Optimizing Buttons

close-up of button on a jacket

We all use buttons in our digital assets. They are our most critical element in creating a call to action. We want people to subscribe, join, download, and give. We are even so demanding to put “now!” with those requests. Yet we often miss the mark. We design and place buttons in ways that make them difficult to understand. Use these four tips to create the best buttons for your website and social media platforms.


Unfortunately we have a problem when it comes placing a button. Our first inclination is to place it at the top of the page. We want our visitors to see it and quickly click on to the next step. Yet our users are often cautious and thorough. They read all the content on the page. This means the button you put at the top of the page may no longer be visible. They may remember it and will scroll back up to it. But why make them work? Place the button as close as possible to the content that will convince them to click it. Note this is one of the many traps we fall into because of the “above the fold” argument.


The term “banner blindness” is a condition many of your website visitors suffer from. We have seen advertisements on so many websites that we recognize them and avoid clicking on them. Our eyes skim right past them as we search for the “real” content on the website. If you decide to place ads on your pages, they can compete with your buttons. Make sure you lay out your page so the buttons and ads are far apart. By reducing the clutter around your buttons, you make it easier to see. Plus users with cognitive disabilities will thank you, as they will be less worried about a misclick.


The most important aspect of designing a button is to make it look clickable. The current design trend is to have flatter, less stylized graphics. Whatever the latest trend is, buttons should always have enough difference in color, contrast, and size. The color does not have to clash, but choosing a complimentary color will help it stand out. For example, an orange button is often the choice for websites with lots of blue. The color should contrast with the background. A button needs a dark color if you have a light background color for the page. Choose carefully, as the design of your buttons should apply across your entire site. This way users know that anything with that treatment is a clickable element that will take them to the next step.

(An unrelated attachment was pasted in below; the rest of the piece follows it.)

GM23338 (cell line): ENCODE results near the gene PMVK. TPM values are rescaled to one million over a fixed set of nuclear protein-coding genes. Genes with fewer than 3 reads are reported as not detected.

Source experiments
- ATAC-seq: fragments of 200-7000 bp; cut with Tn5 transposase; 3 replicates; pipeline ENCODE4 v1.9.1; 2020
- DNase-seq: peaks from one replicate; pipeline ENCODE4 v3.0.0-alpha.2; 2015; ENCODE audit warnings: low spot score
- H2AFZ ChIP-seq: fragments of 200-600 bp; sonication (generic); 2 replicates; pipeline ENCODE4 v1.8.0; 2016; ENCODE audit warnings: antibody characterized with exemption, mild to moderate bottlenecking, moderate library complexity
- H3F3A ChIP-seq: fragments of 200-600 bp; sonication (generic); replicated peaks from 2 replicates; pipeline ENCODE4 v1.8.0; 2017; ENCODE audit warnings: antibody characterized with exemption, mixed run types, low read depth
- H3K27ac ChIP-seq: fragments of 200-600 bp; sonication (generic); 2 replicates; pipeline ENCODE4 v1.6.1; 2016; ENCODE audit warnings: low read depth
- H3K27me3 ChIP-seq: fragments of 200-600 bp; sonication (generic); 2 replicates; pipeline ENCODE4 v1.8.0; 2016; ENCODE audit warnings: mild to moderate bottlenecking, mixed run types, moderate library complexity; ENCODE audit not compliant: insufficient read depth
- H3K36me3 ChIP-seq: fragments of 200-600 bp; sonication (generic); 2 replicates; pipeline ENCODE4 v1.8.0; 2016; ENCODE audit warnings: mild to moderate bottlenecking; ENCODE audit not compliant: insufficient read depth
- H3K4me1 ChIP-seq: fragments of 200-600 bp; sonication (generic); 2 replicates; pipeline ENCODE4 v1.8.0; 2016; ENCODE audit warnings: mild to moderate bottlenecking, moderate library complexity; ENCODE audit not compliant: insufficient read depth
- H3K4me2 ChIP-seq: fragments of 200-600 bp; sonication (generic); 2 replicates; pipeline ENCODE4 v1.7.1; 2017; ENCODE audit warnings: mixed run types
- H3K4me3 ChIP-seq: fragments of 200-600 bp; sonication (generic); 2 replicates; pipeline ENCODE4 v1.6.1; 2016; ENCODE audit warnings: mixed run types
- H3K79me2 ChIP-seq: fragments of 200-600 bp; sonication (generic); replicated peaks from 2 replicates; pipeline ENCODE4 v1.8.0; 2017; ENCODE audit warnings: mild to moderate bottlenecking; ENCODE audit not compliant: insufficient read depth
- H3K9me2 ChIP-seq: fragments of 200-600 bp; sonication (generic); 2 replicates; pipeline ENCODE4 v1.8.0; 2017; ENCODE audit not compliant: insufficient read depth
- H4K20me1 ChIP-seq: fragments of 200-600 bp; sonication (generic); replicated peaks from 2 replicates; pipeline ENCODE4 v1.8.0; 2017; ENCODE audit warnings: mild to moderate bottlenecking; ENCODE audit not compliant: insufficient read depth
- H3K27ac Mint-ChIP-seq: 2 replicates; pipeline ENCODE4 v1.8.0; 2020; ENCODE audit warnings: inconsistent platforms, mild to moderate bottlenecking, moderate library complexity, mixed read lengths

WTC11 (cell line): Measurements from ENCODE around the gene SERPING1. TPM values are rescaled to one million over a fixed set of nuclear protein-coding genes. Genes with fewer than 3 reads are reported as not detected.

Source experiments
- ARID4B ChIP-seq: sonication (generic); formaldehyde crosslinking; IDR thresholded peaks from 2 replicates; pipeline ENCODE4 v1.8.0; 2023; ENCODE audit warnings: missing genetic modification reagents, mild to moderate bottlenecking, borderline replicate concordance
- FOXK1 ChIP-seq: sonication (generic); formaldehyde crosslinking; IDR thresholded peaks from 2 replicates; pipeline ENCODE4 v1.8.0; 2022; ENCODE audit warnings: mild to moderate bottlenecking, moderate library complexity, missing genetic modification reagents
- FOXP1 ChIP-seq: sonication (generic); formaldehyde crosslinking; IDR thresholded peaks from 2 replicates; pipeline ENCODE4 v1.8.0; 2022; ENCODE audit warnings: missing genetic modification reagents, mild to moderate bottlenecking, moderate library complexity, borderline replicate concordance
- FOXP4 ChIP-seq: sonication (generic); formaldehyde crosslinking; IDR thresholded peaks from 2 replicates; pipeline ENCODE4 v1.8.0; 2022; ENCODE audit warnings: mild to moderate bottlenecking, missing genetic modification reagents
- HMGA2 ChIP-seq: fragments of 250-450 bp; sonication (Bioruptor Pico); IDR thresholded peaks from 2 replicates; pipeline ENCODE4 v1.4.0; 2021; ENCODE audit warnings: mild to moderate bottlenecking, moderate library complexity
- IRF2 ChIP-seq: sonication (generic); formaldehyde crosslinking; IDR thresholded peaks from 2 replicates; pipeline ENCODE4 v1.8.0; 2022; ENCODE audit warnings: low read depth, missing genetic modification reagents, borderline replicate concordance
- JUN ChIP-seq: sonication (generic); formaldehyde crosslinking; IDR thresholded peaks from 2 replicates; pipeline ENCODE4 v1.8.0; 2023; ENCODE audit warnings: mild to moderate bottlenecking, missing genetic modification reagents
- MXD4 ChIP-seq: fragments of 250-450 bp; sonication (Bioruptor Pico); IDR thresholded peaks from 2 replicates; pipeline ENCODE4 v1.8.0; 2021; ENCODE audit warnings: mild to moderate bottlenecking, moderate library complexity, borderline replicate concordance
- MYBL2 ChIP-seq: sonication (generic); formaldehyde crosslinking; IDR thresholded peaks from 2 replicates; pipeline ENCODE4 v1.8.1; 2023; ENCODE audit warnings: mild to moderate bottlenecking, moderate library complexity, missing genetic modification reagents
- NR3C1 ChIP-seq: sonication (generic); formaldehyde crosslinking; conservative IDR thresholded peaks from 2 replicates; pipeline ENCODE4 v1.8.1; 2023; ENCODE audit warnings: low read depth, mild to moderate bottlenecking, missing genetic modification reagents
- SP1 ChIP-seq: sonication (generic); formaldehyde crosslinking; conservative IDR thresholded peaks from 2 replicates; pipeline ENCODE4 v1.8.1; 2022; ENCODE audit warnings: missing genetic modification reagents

What text do you have on your button? Does it convey the proper action you want your users to take? Do not fall into the trap of simply putting “Click Here”. That phrase is the most common and useless piece of text, and does nothing to entice your user. The text should state what will happen when they click it. This is probably the most difficult aspect of a button. Yet it is easy to test because changing button text is typically easy to do. Conduct a quick usability test to see what users prefer. You can also change the text every few weeks to see how your click-through rates change.

Action Item

The first thing to do is conduct a content audit for all the buttons on your site. Note that you may want to change some links to buttons and vice versa. Once you have that list, figure out what page layouts work best. This means tweaking button placement, ensuring it does not compete with other links or ads. Next is determining the color and design of your buttons. Remember that this not only adds to the design, but aids in accessibility. Visitors with vision impairments can more easily spot larger buttons with lots of contrast and a distinct color. Finally, test several variations of text on your buttons. Apply these treatments and track your analytics to see what combinations work best.

This article was partly inspired by Luke Wroblewski’s talk on the UIE Podcast “Mobile Behavior and Design Trends

Photo courtesy of Dariusz Rompa

Author: Stephen Morrissey

I have been making websites since 1996, and using social media since 2006. My current profession is designing user experiences for corporate software, websites, and mobile applications. I started sharing my knowledge with the world in 2011, about a year after a revival in my faith.